Races and Games

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In this article, we will discuss an important concept of Time, Speed and Distance i.e. Races and Games.

A race is a competition in which the competitors have to cover a given distance in the least time. A race may involve running, riding, driving, sailing, rowing etc. The ground or path on which a race takes place is called a racecourse. The point from where a race starts is called the starting point, and the winning point or goal is the point where a race finishes.

Since Races and Games is a sub-topic of Time, Speed and Distance, all the formulas of time, speed and distance are applicable to Races and Games questions.

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Some terminologies used in Races
  • 'A gives B a start of x meters’: This statement implies that, while A starts the race from starting point, whereas, B starts 10 meters ahead of A. To cover a race of 100 meters in this case, A will have to cover 100 meters while B will have to cover only (100 - x).
  • 'A beats B by x m': This statement implies that in the same time, while A reached the winning point, whereas, B is behind A by x m. To cover a race of 100 meters in this case, A has covered 100 meters while B has covered only (100 - x )
  • A can give B a start of t minutes: This statement implies that A will start t minutes after B starts from the starting point. Both A and B will reach the finishing point at the same time.
  • A gives B x meters and t minutes: This statement implies that A and B start from the starting point at the same instant, but while A reaches the finishing point, B is behind by x meters, and, B takes t minutes compared to A to complete the race. So, B covers remaining x meters in extra t minutes. This gives the speed of B as x/t.
  • Dead Heat: A dead heat situation is when all participants reach the finishing point at the same instant of time.
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Let us solve some questions based on the above discussed concepts.

Solved Examples

Example 1: In a 50 m race, A can give a start of 5 m to B and a start of 14 m to C. In the same race, how much start can B give to C?
Solution: In the same time, A covers 50 m, B covers (50 – 5) = 45 m, and C covers (50 – 14) = 36 m. If the race is between B and C only, applying unitary method, when B runs 45 m, C runs 36 m. Hence, when B runs 50 m, C runs (36/45 × 50 = 40) This means B gives C a 10 m start.

Example 2: In a 500 m race, A reaches the final point in 28 s and B reaches in 35 s. By how much distance does A beat B?
Solution: In this question, we have to find the distance covered by B, after A has finished the race i.e. distance covered by B in (35 – 28 = 7s).
Distance = 500/35 × 7 = 100 m
A beats B by 100 m.

Example 3: A runs 4 times as fast as B. If A gives B a start of 60 m, how far must the goal on the race course be so that A and B reach it at the same time?
Solution: Ratio of the speeds of A and B = 4:1.
In a race of 4 m, A gains 3 m over B.60 meters will be gained by A in race of (4/2 × 60 = 80 m). Thus, Winning post must be at a distance of 80 m from the starting point.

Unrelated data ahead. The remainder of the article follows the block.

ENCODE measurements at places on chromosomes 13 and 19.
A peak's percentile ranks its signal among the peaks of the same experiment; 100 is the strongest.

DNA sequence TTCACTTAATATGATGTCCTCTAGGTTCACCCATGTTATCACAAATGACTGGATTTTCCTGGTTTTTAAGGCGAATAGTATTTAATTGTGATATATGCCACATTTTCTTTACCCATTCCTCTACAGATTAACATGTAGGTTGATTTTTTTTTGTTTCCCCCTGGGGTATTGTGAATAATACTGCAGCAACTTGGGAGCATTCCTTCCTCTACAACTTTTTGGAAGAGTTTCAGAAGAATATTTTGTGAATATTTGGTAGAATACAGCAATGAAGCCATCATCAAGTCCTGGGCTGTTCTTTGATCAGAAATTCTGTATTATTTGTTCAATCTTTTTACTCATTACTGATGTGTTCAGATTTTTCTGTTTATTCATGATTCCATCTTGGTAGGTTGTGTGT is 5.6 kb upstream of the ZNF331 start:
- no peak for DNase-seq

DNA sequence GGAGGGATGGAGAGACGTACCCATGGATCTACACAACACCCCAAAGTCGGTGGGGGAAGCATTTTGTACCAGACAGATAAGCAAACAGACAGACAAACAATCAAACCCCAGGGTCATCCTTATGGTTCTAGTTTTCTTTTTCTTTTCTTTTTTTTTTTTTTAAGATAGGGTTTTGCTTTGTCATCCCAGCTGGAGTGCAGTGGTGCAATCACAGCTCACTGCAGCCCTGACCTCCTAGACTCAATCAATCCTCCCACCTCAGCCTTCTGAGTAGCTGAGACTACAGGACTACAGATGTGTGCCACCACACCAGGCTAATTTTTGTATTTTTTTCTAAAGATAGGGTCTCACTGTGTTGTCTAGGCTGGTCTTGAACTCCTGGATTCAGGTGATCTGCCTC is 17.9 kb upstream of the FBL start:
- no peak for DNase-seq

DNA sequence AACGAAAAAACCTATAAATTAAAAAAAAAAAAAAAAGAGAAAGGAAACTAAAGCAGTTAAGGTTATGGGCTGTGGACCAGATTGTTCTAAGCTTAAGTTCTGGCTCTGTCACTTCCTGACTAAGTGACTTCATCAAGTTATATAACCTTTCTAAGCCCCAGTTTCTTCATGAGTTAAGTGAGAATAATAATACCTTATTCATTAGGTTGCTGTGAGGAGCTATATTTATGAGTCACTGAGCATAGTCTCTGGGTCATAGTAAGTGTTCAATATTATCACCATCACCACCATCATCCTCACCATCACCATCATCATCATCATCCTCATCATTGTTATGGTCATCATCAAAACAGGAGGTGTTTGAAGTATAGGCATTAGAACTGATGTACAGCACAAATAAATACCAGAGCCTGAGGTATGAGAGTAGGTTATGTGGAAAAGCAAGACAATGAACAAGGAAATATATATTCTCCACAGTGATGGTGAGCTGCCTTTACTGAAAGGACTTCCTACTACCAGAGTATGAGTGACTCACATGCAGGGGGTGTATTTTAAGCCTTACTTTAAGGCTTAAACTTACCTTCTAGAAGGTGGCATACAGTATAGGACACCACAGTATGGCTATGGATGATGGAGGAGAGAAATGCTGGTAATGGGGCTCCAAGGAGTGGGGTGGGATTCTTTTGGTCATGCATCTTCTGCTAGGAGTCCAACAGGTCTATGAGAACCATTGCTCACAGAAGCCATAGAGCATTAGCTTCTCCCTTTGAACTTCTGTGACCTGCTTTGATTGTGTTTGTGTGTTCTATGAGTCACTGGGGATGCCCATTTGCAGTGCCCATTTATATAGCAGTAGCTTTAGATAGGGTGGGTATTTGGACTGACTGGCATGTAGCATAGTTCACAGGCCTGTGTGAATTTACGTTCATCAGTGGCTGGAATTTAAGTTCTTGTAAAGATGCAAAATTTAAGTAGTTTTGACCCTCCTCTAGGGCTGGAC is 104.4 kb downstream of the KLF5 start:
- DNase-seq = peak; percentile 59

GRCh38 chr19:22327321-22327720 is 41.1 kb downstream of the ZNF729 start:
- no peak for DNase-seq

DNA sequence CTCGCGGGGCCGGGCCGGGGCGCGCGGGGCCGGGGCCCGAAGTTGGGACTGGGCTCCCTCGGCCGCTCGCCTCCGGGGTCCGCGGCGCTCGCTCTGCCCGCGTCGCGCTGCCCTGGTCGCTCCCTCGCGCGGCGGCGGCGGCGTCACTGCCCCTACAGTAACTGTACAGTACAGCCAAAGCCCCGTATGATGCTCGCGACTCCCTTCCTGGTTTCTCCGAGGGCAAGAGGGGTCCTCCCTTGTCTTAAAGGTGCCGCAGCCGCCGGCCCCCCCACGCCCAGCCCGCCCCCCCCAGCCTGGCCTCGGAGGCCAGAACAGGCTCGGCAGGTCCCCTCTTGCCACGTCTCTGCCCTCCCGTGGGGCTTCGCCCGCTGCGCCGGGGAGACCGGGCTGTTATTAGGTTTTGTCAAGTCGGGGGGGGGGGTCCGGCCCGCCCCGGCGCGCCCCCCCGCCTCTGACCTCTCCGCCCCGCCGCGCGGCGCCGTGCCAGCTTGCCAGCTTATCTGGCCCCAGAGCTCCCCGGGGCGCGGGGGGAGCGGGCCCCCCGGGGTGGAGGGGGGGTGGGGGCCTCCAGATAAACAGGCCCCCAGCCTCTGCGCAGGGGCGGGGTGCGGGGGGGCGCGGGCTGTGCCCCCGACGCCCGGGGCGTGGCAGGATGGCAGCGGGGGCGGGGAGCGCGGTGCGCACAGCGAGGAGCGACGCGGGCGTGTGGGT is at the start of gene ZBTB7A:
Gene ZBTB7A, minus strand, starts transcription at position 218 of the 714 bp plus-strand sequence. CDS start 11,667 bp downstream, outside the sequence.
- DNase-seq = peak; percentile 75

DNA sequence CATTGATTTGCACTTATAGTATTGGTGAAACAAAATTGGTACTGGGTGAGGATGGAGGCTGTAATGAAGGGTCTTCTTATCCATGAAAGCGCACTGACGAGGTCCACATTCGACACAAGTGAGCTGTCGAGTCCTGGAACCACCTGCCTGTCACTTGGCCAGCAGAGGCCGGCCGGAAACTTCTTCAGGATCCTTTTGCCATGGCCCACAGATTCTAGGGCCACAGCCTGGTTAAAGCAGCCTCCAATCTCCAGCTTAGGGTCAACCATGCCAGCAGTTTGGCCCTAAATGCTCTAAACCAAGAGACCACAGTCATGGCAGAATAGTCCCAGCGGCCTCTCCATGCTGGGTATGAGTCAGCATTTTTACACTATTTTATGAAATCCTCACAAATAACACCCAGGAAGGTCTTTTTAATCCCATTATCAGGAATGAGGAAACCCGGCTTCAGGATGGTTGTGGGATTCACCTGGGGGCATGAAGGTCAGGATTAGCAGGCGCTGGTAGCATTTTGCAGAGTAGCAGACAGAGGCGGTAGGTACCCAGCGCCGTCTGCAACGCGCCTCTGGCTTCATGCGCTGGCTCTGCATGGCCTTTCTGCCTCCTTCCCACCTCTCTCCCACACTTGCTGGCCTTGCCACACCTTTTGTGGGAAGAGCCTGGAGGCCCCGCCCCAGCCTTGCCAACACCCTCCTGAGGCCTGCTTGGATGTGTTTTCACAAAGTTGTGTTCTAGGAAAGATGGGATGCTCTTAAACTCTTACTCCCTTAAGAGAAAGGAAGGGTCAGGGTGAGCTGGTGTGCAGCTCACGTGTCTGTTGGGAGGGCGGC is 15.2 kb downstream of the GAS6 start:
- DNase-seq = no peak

This topic is a frequently asked topic in CAT. Let us take a look at some previous year CAT questions.

Previous year CAT Questions

Question 1: In a 10 km race. A, B, and C, each running at uniform speed, get the gold, silver, and bronze medals, respectively. If A beats B by 1 km and B beats C by 1 km, then by how many metres does A beat C? (CAT 2017)

Answer: 1900

Explanation: A beats B by 1 km, means A travels 10 km in the same time that B travels 9 km. The ratio of speeds of A and B is 10 : 9. Similarly, the ratio of speeds of B and C is 10 : 9.
A : B = 10 : 9
B : C = 10 : 9
⇒ The ratio of speeds of A : B : C = 100 : 90 : 81
In the same time that A travels 100 m, C travels 81 metres ⇒ In the same time that A travels 10000 m, C would travel 8100 m or A would beat C by 1900 m.

Question 2: In a mile race, Akshay can be given a start of 128 m by Bhairav. If Bhairav can give Chinmay a start of 4 m in a 100 m dash, then who out of Akshay and Chinmay will win a race of one and half miles, and what will be the final lead given by the winner to the loser? One mile is 1,600 m.(CAT 2016)

Answer: Chinmay, 1/16 mile

Explanation: In a mile race, Akshay can be given a start of 128 m by Bhairav. This means that Bhairav can afford to start after Akshay has travelled 128 m and still complete one mile with him. In other words, Bhairav can travel one mile, i.e. 1,600 m in the same time as Akshay can travel (1600 – 128) = 1,472 m. Hence, the ratio of the speeds of Bhairav and Akshay = Ratio of the distances travelled by them in the same time = 1600/1472 = 25 : 23.

Bhairav can give Chinmay a start of 4 miles. This means that in the time Bhairav runs 100 m, Chinmay only runs 96 m. So the ratio of the speeds of Bhairav and Chinmay = 96 : 100 = 25 : 24.

Hence, we have B : A = 25 : 23 and B : C = 25 : 24. So A : B : C = 23 : 25 : 24. This means that in the time Chinmay covers 24 m, Akshay only covers 23 m. In other words, Chinmay is faster than Akshay. So if they race for 1.5 miles = 2,400 m, Chinmay will complete the race first and by this time Akshay would only complete 2,300 m. In other words, Chinmay would beat Akshay by 100 m = 1/16 mile.

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Key Learning
  • By understanding the meaning of the phrases/ terminologies used in these questions, solving questions becomes easy.
  • All formulas and concepts of time, speed and distance are applicable to Races and Games questions.
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